New construction of single-family homes fell sharply and unexpectedly in January as homebuilders struggled with huge costs increases, data from the Department of Commerce showed Thursday.
Single-family home starts dropped 5.6 percent in January compared with the prior month, exasperating a shortage of houses that has sent home prices soaring. U.S. homebuilders started new single-family projects at a seasonally adjusted, annualized rate of 1.116 million units, 2.4 percent below the rate of construction a year ago.
Multifamily construction declined as well, falling to an annual rate of 510,000, 2.1 percent below December’s rate. Construction of apartment or condo buildings with five units or more is up 8.7 percent from a year ago when urban construction was still struggling under the weight of the pandemic.
Homebuilders have been hit hard by inflation. Construction machinery and equipment prices are up 11.4 percent compared with a year ago, according to the Department of Labor’s Producer Price Index. Softwood lumber prices are up 20.1 percent over the past 12 months. The index that tracks nails is up a striking 44 percent. Plumbing fixtures are up 7.4 percent. Bolts, nuts, screws, and rivets are up 16.5 percent. Air conditioning is up 18.7 percent.
Labor costs are up sharply as well, with many builders saying they are having trouble finding workers at nearly every skill level. The average non-supervisory wage in construction is up 5.8 percent compared with a year ago.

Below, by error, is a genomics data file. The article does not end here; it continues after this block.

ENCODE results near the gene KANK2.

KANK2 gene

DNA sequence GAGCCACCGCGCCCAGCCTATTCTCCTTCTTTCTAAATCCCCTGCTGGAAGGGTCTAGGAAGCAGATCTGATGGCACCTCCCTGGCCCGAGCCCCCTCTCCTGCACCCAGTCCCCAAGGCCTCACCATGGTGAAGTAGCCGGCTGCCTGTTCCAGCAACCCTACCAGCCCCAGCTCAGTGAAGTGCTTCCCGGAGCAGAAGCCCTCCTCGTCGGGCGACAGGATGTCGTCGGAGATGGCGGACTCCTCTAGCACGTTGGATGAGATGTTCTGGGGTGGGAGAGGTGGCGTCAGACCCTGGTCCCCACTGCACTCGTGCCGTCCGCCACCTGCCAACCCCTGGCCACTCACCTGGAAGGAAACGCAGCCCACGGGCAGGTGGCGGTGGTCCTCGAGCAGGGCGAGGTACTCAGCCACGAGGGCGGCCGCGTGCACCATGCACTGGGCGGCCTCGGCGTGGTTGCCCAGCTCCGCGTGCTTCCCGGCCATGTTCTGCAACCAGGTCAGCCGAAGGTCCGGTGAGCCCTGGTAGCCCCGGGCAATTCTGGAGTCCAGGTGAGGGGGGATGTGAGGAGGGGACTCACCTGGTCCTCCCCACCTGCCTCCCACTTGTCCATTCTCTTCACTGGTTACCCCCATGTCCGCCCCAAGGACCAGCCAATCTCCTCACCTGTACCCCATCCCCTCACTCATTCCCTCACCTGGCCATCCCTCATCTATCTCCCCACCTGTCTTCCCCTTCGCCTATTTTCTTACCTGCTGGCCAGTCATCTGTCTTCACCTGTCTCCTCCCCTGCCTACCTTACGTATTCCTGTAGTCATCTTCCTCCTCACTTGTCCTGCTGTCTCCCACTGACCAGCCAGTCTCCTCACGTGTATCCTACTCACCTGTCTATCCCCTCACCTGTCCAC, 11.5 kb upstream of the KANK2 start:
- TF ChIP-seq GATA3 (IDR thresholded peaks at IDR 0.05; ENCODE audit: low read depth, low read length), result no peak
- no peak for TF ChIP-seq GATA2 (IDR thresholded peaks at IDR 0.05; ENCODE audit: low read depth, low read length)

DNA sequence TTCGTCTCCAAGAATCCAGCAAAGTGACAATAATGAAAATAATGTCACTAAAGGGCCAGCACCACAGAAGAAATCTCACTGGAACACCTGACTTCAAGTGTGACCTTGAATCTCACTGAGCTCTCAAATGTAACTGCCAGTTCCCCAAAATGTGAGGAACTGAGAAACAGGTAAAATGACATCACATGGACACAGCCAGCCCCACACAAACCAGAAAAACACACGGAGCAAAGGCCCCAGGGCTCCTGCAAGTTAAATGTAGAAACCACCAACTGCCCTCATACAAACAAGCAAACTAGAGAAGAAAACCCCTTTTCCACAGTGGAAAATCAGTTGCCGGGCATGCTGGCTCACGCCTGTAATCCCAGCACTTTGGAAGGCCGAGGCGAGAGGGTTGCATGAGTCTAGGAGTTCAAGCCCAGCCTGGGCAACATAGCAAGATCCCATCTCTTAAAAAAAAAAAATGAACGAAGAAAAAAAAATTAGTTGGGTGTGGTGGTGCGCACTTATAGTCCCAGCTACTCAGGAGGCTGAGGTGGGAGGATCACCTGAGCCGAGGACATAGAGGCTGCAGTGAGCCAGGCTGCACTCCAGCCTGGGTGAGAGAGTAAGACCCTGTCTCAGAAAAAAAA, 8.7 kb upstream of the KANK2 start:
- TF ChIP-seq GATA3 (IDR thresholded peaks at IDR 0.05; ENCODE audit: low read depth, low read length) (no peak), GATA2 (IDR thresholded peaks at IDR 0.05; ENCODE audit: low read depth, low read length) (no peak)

Homebuilders have said they are delaying projects because of shortages. This showed up in January data in the form of a big increase in the number of single-family housing units under construction but not completed. These rose to an annualized rate of 785,000 in January, up 1.9 percent from December and 26.8 percent from a year ago. This is the highest level since December 2006, a period many regard as close to the peak of the housing bubble.
There was also a big jump in the number of houses authorized but not started. These rose 5.6 percent compared with December. They are up 32.5 percent compared with a year ago. These are at all-time highs in data that goes back to 2000.
“Production disruptions are so severe that many builders are waiting months to receive cabinets, garage doors, countertops and appliances,” said NAHB Chairman Jerry Konter, a builder from Savannah, Georgia. “These delivery delays are raising construction costs and pricing prospective buyers out of the market.”
Permiting activity rose in January, likely a sign that builders think that demand will stay high even though interest rates are rising. The average rate on a 30-year fixed rate mortgage was 3.69 percent as of February 10, up from 3.11 percent at the end of the year. Rates have been rising in anticipation of the Fed raising its target rate in an effort to contain inflation. Single-family permits jumped 6.8 percent in January but are down five percent compared with a year ago.